1) KNOW YOUR WEEDS! Identification is the first step in forming a weed management plan.
2) Early detection is always the best defense against noxious weeds. Treat intensely when a new or small patch is found.
3) Understand the biology of the weed to identify the best management practices.
4) Know which growth stage to implement control measures so that control is most effective. For example, once a biennial or annual has gone to seed, it is too late to do anything about it. Spraying a perennial in the rosette stage is a waste of chemicals as the root system will send up new shoots.
5) Use weed free seed, hay, forage, and mulch.
6) Reseed site with competitive species. Grasses are often recommended so that broadleaf herbicides can be used to spot treat broadleaf weeds.
7) When tilling, till only in the weed patch so roots and seeds do not get spread. Always clean equipment and machinery after working in a weed patch to prevent spread.
8) Many biological control agents are available for control of large weed patches. This is a long-term process and not recommended for small patches. Biological control never provides 100% control and must be incorporated with other methods for successful management.
9) Weed management is a long term process and hence a long term commitment to the land. Weed seeds last 5-50 years in the soil and pieces of root as small as 1/2 inch can start a new plant and a new infestation.
10) Drought causes plants to shut down their growth process. Spraying weeds during dry periods is not recommended because effectiveness diminishes greatly. Treat after rainfall IF the weed is still in the proper stage for effective control.
11) Not all herbicides work equally on all weeds nor can every herbicide be used in every situation. Noxious weeds, in particular, are often not controlled successfully with products available at nurseries, garden shops and other retail markets. Read the label, and consult weed manuals and experts for the most effective chemical to use.
12) Developing a weed management plan depends on how much time, money, and land a person has. If someone wants to do non-chemical control, they will not need a lot of money, but they will need a lot of time and energy. If they want fast action, herbicides can be the most efficient use of money and time, but not always. Annual weeds may be as effectively controlled with tillage or hoeing as with spraying if done properly and at the right time.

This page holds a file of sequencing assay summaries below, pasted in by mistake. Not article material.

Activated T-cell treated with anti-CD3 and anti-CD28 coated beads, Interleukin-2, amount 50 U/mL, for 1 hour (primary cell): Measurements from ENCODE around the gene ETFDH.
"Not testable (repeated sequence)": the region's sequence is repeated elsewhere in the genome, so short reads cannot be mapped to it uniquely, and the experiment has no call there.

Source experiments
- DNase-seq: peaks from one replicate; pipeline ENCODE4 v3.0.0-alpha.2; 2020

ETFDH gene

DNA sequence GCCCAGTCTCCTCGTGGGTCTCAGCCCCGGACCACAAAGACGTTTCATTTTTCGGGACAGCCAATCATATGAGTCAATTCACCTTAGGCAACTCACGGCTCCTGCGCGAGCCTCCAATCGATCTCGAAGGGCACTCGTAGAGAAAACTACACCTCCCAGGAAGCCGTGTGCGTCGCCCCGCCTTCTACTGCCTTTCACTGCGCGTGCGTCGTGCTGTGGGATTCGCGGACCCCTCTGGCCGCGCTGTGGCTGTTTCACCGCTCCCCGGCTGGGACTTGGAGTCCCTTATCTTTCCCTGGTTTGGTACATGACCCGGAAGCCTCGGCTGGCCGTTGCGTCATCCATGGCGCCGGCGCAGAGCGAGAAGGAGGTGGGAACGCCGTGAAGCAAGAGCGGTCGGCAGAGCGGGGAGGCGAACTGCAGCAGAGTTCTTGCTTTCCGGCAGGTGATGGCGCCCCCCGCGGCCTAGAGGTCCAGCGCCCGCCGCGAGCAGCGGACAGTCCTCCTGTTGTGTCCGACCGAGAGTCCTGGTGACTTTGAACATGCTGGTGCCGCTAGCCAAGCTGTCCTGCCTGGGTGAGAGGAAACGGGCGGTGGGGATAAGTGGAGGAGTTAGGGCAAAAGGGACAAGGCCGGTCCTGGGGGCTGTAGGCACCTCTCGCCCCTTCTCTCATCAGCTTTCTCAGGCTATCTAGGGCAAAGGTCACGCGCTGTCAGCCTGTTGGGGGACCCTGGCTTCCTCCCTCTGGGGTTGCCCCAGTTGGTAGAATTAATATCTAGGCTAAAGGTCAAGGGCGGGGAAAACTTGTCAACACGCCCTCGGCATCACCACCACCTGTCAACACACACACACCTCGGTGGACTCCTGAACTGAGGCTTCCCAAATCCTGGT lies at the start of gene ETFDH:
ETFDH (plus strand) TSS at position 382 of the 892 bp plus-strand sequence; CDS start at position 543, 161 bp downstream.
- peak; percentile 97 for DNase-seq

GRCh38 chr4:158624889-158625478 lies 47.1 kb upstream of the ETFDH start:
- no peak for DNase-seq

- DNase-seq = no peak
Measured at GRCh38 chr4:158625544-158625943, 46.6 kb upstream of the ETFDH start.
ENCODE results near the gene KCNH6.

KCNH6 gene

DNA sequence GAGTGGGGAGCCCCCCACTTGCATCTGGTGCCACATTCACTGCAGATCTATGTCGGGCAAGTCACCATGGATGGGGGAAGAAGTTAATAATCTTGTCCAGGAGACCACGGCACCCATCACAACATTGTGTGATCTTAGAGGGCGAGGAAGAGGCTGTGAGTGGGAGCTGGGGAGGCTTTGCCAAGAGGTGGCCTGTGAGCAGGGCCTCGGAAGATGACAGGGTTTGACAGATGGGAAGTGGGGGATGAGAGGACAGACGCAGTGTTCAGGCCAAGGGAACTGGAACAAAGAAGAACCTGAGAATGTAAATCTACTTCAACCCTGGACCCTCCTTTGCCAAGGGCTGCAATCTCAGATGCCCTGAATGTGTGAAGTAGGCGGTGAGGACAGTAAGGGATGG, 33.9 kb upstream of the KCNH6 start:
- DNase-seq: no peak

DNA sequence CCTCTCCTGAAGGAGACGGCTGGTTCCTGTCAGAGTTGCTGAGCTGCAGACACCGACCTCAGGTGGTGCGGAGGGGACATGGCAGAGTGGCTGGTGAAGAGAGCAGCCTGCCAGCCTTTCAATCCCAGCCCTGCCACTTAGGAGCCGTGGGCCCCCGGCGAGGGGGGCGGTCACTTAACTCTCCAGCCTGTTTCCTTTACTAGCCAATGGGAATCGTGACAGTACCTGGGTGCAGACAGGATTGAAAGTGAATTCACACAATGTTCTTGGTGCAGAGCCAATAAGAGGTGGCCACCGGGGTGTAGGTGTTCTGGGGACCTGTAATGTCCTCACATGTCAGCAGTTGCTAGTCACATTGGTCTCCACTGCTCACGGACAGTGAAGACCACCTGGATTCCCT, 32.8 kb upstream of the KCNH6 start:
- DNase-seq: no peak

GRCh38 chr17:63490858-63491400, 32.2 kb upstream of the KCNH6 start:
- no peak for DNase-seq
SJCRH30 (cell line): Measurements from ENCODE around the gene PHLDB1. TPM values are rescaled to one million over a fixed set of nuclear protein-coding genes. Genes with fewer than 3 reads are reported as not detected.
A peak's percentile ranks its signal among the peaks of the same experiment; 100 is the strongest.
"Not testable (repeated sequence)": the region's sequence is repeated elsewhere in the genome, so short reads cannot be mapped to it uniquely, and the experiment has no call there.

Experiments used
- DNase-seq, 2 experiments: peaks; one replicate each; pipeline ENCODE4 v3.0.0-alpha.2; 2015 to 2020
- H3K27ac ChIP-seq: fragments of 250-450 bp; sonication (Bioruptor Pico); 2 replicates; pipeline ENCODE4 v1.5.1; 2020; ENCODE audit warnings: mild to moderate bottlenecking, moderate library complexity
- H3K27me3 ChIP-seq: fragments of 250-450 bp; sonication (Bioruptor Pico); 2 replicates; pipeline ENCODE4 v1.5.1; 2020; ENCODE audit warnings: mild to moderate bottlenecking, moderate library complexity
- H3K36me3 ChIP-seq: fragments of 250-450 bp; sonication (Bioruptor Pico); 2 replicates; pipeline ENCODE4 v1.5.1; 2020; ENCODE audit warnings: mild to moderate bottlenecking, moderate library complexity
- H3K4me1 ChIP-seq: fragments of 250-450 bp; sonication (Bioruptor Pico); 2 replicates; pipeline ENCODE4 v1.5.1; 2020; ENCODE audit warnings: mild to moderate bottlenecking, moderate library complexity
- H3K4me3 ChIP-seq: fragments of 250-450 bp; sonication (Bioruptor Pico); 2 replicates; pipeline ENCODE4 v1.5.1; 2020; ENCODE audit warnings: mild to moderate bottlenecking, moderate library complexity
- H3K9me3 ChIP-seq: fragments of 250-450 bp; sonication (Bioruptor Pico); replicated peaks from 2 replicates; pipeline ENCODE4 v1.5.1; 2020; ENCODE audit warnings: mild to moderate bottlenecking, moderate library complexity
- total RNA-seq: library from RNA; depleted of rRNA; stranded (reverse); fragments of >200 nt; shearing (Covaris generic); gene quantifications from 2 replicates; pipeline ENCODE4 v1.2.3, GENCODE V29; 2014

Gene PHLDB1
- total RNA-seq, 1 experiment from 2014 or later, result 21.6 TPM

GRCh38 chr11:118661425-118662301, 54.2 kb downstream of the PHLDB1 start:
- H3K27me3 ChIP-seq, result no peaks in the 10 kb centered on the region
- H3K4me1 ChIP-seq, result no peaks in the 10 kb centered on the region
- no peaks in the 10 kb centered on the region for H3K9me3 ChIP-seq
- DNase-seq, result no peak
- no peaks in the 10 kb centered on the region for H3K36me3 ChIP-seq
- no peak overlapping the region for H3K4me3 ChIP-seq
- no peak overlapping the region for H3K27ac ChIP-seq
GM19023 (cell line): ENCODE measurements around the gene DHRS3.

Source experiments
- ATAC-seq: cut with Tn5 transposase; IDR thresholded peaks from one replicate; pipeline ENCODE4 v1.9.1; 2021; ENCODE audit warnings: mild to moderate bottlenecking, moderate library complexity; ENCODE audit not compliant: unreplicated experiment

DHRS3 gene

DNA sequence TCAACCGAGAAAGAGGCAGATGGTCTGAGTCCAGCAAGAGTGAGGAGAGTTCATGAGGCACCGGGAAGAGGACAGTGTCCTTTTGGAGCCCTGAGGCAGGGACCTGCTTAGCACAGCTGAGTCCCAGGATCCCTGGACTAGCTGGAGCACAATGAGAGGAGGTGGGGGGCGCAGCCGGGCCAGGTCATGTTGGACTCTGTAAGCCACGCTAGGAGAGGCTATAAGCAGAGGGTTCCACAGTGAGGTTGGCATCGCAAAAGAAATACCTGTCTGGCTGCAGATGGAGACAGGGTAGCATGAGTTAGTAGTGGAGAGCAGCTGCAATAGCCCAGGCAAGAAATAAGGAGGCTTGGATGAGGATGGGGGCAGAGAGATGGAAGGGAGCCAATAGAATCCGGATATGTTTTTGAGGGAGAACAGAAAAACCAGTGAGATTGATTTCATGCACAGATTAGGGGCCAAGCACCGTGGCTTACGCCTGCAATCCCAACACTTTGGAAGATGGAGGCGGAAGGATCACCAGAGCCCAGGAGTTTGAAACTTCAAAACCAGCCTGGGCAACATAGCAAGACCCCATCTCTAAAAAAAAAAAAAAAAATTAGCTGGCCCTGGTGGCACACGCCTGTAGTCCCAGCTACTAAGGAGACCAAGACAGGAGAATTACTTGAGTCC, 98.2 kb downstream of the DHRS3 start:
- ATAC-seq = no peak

ANNUALS and BIENNIALS
|Target: prevent seed production|
|1) Hand grubbing (pulling), hoeing, tillage, cultivation in rosette stage and before flowering or seed maturity.|
|2) Chop roots below soil level.|
|3) Herbicide treatment in rosette or bolting stage, before flowering.|
|4) Mow biennials after bolting stage and before seed set; mowing annuals may not prevent the plants from flowering.|
|Target: deplete nutrient reserves in root system, prevent seed production|
|1) Allow plants to expend as much energy from root system as possible; do not treat when first emerging in spring but allow to grow to bud/bloom stage.|
|2) Herbicide treatment at bud to bloom stage or in the fall. In the fall plants draw nutrients into the roots for winter storage. Herbicides will be drawn down to the roots more efficiently at this time. If the weed patch has been there a long time, another season of seed production is not as important as getting the herbicide into the root system. Spraying in the fall will kill the following year's shoots, which are being formed on the roots at this time.|
|3) Mowing usually is not recommended because the plants will flower anyway; seed production may be reduced, however. Many studies have shown that mowing perennials and spraying the regrowth is not as effective as spraying without mowing. Effect of mowing is species dependent so know what weed you are working with and consult the experts.|
|4) Tillage may or may not be effective. Most perennial roots can sprout from pieces only one half to one inch long. Clean machinery thoroughly before leaving the weed patch.|
|5) Hand pulling is generally not recommended for perennial species unless you know the plants are seedlings and not established plants. Hand pulling can be effective on small patches but is very labor intensive because it must be done repeatedly.|
Dyer's woad (Isatis tinctoria): Winter annual/biennial/short-lived perennial; hand grubbing at early flowering stage, herbicides
Houndstongue (Cynoglossum officinale): Biennial; reseed disturbed sites with fast growing grasses, physical removal of plants at flowering or early seed formation, herbicides at pre-bud or rosette stage
Knapweed, diffuse (Centaurea diffusa): Annual/short-lived perennial; seed head flies, herbicides at rosette stage, tillage in rosette stage
Knapweed, Russian (Acroptilon [Centaurea] repens): Perennial; reseeding disturbed sites with fast growing grasses, herbicide in fall (Curtail recommended), allelopathic - tillage necessary
Knapweed, Spotted (Centaurea maculosa): Biennial/short-live perennial; herbicides at rosette stage, seed head flies
Leafy Spurge (Euphorbia esula): Perennial with high seed production; mowing before seed set followed by fall herbicide application, sheep or goat grazing followed by fall herbicide application, many species of flea beetles available